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1: Genesis
Session 11 - Side Story
VISION 1: GENESIS

Liluye was peacefully meditating, as usual, when she had a vision:

She was smaller, fluffy, and walked on four legs. She was alone in colorless woods; tree trunks were gray and their leaves parchment. There were two deep chasms set into an old tree stump in front of her, each only as big around as a sword’s hilt. The druid could tell that these holes were deeper than the ocean.

Once soft lids melted like candle wax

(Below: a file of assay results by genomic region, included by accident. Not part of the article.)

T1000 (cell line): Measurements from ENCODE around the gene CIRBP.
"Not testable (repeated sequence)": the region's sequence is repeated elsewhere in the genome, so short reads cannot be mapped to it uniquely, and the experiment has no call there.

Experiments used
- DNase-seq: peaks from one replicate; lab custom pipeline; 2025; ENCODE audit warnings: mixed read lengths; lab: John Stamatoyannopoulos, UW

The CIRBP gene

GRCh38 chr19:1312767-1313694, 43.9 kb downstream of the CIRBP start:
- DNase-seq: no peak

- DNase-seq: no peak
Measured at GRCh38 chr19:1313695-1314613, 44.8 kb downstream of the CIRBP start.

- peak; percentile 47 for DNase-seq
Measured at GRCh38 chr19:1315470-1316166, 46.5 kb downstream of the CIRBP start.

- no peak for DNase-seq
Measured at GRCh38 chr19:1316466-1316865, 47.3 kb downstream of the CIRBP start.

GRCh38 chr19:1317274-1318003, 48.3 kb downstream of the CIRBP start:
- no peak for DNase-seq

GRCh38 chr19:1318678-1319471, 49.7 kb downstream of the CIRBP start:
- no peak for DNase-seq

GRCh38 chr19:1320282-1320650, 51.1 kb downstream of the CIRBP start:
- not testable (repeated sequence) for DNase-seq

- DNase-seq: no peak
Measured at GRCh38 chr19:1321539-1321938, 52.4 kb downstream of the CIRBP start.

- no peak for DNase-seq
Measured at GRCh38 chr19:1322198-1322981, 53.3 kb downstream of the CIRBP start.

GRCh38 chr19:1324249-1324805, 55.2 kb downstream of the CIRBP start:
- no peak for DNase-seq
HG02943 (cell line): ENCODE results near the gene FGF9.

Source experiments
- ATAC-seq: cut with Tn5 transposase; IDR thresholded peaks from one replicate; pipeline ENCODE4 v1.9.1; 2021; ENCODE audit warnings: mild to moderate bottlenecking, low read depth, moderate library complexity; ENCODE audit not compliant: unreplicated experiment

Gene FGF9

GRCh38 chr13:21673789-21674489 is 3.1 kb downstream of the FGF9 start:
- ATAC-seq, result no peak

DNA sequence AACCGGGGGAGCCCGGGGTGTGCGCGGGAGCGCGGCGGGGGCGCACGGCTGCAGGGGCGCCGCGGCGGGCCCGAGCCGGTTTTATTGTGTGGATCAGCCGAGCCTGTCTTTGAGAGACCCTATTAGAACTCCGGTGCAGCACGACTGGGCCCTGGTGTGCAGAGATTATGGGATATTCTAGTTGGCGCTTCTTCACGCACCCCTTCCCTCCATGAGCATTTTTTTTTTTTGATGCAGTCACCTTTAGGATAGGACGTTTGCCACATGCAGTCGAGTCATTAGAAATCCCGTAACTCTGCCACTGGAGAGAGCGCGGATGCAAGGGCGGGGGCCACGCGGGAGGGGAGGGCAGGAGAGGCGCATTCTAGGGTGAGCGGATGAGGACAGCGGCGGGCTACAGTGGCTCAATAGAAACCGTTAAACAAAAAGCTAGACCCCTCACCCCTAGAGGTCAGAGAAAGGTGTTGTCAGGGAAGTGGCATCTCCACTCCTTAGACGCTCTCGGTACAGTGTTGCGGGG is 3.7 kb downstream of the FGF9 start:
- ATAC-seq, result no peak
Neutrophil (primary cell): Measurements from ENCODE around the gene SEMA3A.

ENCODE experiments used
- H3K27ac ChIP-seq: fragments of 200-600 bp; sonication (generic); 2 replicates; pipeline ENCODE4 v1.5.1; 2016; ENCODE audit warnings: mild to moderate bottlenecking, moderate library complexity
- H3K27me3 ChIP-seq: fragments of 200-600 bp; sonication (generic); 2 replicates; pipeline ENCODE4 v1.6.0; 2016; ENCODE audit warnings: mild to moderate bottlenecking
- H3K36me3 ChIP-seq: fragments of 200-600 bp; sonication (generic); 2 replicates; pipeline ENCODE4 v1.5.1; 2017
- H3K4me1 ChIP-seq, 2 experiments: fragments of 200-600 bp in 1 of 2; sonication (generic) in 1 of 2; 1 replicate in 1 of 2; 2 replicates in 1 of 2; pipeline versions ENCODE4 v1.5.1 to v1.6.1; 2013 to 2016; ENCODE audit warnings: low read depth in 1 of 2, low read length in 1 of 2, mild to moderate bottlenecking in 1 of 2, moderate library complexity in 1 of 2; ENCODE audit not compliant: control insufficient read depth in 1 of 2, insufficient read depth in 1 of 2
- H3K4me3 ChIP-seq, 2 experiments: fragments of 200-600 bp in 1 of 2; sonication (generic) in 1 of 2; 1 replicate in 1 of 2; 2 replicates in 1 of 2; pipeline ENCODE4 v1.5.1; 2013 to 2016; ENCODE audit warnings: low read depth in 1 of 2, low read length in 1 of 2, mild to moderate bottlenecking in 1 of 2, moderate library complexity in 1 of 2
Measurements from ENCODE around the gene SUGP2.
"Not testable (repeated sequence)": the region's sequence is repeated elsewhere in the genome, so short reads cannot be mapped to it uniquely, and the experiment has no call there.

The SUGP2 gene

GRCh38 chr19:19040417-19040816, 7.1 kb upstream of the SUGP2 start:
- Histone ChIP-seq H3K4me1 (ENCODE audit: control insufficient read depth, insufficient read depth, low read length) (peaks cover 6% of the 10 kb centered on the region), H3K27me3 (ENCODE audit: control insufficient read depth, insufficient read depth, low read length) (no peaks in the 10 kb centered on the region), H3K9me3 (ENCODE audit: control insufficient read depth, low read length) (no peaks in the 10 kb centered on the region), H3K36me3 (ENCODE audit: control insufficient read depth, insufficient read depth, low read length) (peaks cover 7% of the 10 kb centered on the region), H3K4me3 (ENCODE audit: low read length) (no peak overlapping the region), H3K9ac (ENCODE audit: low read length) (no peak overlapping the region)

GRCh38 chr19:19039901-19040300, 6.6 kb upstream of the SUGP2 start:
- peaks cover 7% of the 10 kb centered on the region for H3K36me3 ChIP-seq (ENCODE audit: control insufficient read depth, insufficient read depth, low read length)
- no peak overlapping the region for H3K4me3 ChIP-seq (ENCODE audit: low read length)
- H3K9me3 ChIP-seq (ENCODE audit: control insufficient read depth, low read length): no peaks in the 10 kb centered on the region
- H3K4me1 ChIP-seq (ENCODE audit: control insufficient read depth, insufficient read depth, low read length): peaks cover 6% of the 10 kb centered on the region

tiny electrical flames inside hollow sockets
the jack-o’-lantern’s wicked gaze.


Something sparkled inside the sockets, tin bits in a ‘coon trap. Liluye wanted to know what it was.

Don’t touch it.


Why not? She was curious. Shrewdly she examined the stump for signs of danger; nothing. It was just a plain old dead stump. In a bizarrely human gesture, the blonde raccoon shrugged flippantly.

She reached her little paws down into each hole there to grab the sparkling lights inside.

BLACK VEINS
PULSING LIKE DEAD RIVERS ON THE
OUTSIDE OF A FAT MAGGOT
MAGMA
SO HOT ITS PIGMENT HAS BEEN LOST
TO A SICK WHITENESS POURS OUT OF THE
RIP IN THE UNDERBELLY
OF A STAG


The searing hot bits of metal that her tiny fists clasped burned her. Liluye tried to jerk her paws out of the holes. But she was stuck! There was no escape. Her hands were melting.

Liluye blinked awake from her trance, silent and breathing heavily.